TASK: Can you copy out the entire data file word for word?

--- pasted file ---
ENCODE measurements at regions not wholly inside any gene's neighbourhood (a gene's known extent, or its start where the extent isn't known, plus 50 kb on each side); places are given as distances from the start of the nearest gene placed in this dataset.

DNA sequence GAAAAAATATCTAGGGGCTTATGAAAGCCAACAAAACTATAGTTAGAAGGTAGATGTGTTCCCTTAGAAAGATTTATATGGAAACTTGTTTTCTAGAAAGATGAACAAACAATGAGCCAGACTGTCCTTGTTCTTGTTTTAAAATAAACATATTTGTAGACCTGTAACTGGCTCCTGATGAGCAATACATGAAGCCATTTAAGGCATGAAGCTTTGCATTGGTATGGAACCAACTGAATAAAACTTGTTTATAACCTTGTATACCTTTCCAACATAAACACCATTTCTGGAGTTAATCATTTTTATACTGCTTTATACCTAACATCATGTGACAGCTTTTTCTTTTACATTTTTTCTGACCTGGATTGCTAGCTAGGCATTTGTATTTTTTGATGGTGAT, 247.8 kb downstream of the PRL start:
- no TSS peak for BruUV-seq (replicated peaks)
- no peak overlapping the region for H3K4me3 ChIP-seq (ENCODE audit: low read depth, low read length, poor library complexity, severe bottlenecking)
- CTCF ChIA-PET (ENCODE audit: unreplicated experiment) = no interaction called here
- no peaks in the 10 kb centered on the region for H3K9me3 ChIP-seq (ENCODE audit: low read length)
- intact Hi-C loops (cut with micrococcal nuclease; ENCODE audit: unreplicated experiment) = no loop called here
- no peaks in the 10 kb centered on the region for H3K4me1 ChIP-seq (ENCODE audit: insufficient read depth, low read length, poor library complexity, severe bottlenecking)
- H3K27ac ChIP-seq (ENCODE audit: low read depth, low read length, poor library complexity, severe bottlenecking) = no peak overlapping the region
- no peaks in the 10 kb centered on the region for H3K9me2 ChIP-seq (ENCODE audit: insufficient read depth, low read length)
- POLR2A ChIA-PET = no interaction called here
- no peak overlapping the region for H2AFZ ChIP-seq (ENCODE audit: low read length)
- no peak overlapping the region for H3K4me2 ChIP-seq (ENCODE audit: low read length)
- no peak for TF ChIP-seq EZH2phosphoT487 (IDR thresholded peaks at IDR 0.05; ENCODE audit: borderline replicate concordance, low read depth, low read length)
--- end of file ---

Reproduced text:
ENCODE measurements at regions not wholly inside any gene's neighbourhood (a gene's known extent, or its start where the extent isn't known, plus 50 kb on each side); places are given as distances from the start of the nearest gene placed in this dataset.

DNA sequence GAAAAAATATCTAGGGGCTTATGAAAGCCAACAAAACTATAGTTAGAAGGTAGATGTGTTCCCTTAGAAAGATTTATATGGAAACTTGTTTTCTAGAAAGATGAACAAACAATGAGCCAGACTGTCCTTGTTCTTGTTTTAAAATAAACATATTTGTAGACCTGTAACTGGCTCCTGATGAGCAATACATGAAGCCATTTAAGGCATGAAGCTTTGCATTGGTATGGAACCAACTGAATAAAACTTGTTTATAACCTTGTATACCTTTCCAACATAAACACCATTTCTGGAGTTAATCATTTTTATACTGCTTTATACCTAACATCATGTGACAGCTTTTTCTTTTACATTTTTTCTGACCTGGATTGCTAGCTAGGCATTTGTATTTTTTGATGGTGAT, 247.8 kb downstream of the PRL start:
- no TSS peak for BruUV-seq (replicated peaks)
- no peak overlapping the region for H3K4me3 ChIP-seq (ENCODE audit: low read depth, low read length, poor library complexity, severe bottlenecking)
- CTCF ChIA-PET (ENCODE audit: unreplicated experiment) = no interaction called here
- no peaks in the 10 kb centered on the region for H3K9me3 ChIP-seq (ENCODE audit: low read length)
- intact Hi-C loops (cut with micrococcal nuclease; ENCODE audit: unreplicated experiment) = no loop called here
- no peaks in the 10 kb centered on the region for H3K4me1 ChIP-seq (ENCODE audit: insufficient read depth, low read length, poor library complexity, severe bottlenecking)
- H3K27ac ChIP-seq (ENCODE audit: low read depth, low read length, poor library complexity, severe bottlenecking) = no peak overlapping the region
- no peaks in the 10 kb centered on the region for H3K9me2 ChIP-seq (ENCODE audit: insufficient read depth, low read length)
- POLR2A ChIA-PET = no interaction called here
- no peak overlapping the region for H2AFZ ChIP-seq (ENCODE audit: low read length)
- no peak overlapping the region for H3K4me2 ChIP-seq (ENCODE audit: low read length)
- no peak for TF ChIP-seq EZH2phosphoT487 (IDR thresholded peaks at IDR 0.05; ENCODE audit: borderline replicate concordance, low read depth, low read length)